Broken record (keeping): The importance of keeping employment records and providing pay slips

Record keeping - it’s not many people’s favourite pastime, but it is a critical task for every responsible employer.

Under the Fair Work Act 2009 (Cth) (FW Act), employers can be penalised for failing to keep proper records and for failing to issue their employees with pay slips in a timely manner.

The types of records that employers must keep include (but are not limited to) information about the position of the employee (e.g. commencement date and type of employment), their pay, leave, superannuation and any changes to their employment including termination of employment.

Employers must also provide employees with payslips that not only detail the employee’s pay, but also specify the employer’s details such as their ABN and any superannuation contributions made on behalf of the employee.

For many employers, the record keeping and pay slip obligations in the FW Act feel onerous but, as recently described in a decision of the South Australian Employment Tribunal, they are critical for ensuring compliance with workplace laws and enabling employees to understand their entitlements.

In Fair Work Ombudsman v Wuyu Pty Ltd & Ors [2018] SAET 15, two companies and a director were penalised for failing to keep records and to issue employees with payslips.

The two companies operated a number of massage parlours in South Australia that were run by the same director, who was responsible for hiring, paying and managing employees.

In 2012, one of the companies and the director were investigated by the Fair Work Ombudsman (FWO) for failing to keep proper employment records and for failing to issue employees with pay slips. At that time, the FWO issued a fine and provided the company and director with information on how to comply with their obligations.

In 2014, the FWO conducted a follow-up investigation and found that the same company and the director had continued to fail to comply with their record keeping and pay slip obligations. They were issued with a further fine and provided with more material and information on how to comply.

Between 2014 and 2016, the director registered a new company which took over control of some of the massage parlours.

In 2016, the FWO conducted a second follow-up investigation which included the new company as well. The second follow-up investigation found that although the director had been issuing pay slips to some employees for a short period of time following his previous interactions with the FWO, he stopped doing so and only issued pay slips to employees when they asked for them.

In an email to the FWO, the director wrote, “During the past few years, I did not do the records and other things properly, because I am too busy and lazy.” He also wrote, “I do not want to make fake data. Because I do not keep records.”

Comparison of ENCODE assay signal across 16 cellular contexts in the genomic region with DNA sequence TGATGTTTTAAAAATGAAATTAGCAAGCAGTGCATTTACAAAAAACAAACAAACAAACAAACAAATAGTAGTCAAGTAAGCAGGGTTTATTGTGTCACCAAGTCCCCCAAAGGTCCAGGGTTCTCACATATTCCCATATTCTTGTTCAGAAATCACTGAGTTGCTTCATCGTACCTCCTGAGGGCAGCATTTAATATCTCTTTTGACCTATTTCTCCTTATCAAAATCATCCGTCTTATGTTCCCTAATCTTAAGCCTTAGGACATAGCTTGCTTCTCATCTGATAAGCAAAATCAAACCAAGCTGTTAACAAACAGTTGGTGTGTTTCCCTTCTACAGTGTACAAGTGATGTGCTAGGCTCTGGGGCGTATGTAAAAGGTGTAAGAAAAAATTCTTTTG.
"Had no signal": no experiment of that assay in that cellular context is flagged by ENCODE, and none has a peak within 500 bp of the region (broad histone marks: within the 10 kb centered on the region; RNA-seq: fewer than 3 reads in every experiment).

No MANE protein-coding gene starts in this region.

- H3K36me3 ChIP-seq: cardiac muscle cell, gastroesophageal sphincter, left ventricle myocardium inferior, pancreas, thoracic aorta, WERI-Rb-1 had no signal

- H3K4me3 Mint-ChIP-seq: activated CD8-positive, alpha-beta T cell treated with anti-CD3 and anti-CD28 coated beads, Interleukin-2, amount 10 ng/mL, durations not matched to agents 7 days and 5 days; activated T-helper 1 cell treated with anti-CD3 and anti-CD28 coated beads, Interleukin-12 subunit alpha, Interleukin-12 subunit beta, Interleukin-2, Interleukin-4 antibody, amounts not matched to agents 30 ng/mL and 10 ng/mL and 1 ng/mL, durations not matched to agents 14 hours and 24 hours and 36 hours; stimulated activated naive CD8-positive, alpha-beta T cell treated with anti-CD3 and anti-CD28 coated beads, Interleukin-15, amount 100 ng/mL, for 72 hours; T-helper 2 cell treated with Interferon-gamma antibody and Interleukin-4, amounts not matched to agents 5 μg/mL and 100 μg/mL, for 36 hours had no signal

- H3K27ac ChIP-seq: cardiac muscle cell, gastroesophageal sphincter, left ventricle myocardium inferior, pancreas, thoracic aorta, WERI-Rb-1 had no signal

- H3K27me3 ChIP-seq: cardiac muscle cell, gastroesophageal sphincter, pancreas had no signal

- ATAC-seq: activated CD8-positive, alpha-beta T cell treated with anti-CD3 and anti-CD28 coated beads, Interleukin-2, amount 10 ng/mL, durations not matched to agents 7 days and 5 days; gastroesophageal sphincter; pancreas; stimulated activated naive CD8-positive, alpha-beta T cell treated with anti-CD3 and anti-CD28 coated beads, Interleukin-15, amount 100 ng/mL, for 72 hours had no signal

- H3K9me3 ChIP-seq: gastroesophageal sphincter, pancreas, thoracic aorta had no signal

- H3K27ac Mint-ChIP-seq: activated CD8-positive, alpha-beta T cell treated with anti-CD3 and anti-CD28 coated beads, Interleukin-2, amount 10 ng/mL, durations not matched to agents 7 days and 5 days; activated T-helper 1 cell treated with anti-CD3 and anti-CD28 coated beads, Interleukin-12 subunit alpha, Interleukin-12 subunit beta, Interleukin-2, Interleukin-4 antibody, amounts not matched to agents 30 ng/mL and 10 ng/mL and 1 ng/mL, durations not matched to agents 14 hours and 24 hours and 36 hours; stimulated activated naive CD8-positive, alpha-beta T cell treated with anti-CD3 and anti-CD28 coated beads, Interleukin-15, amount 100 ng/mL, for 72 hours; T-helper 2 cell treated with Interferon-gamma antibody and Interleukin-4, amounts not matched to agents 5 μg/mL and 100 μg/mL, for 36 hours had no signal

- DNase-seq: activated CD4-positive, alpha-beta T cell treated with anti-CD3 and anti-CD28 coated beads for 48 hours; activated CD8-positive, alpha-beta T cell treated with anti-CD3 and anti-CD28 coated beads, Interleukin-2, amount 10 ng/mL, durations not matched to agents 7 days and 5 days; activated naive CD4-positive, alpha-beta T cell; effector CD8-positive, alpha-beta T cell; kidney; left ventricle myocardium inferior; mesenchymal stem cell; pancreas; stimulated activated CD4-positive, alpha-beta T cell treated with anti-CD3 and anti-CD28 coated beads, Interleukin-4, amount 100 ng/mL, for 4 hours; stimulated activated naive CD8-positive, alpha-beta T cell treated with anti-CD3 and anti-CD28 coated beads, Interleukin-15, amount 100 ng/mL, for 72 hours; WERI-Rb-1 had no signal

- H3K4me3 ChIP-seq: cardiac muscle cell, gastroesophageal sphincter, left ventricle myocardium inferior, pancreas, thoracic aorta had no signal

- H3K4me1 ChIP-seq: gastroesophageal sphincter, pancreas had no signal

The FWO commenced proceedings against the two companies and the director on the basis that they had repeatedly failed to comply with their obligations, despite knowing that it was a legal requirement, having been advised of such on numerous occasions by the FWO.

The companies and director admitted to contraventions of the FW Act prior to the hearing of the matter, and so the task of the Tribunal was to determine the appropriate penalties.

The director argued that, although aware of the need to keep records and provide pay slips, he was not aware of how serious his failure to do so was.

The Tribunal found that there was a need for both specific and general deterrence in this case, noting that the conduct of the companies and the director was serious in nature.

The Tribunal found that there was a need to set the penalties at a level that was significant enough so as not to be viewed by either the offending parties or employers more generally as “the cost of doing business.”

The Tribunal also commented that one of the reasons that the actions of the companies and the director were so serious was because their failure to keep records and issue pay slips frustrated the investigation process and meant that the FWO could not establish if any employees had been underpaid or lost other entitlements.

The Tribunal said, “Proper record keeping and the provision of pay slips is essential to ensure there is compliance with workplace laws.”

The companies were ordered to pay $18,000 each in penalties and the director was ordered to pay $7,200 for his vicarious involvement in the companies’ contraventions of the FW Act.

Lessons for employers

Record keeping and the provision of pay slips are a non-negotiable reality of being an employer.

The FWO has demonstrated time and again its willingness to pursue employers for offences relating to records and pay slips. In turn, the courts have demonstrated the ongoing intention to set penalties at a level that is more than “the cost of doing business.”

In fact, the introduction of the new “serious contravention” provisions in the FW Act mean that penalties are set to increase and, in future, are likely to be considerably higher than those ordered in this case.

Shane Koelmeyer is a leading workplace relations lawyer and Director at Workplace Law. Workplace Law is a specialist law firm providing employers with legal advice, training and representation in all aspects of workplace relations, employment-related matters and WH&S.

02 9256 7500 | sydney@workplacelaw.com.au

Information provided in this blog is not legal advice and should not be relied upon as such. Workplace Law does not accept liability for any loss or damage arising from reliance on the content of this blog.

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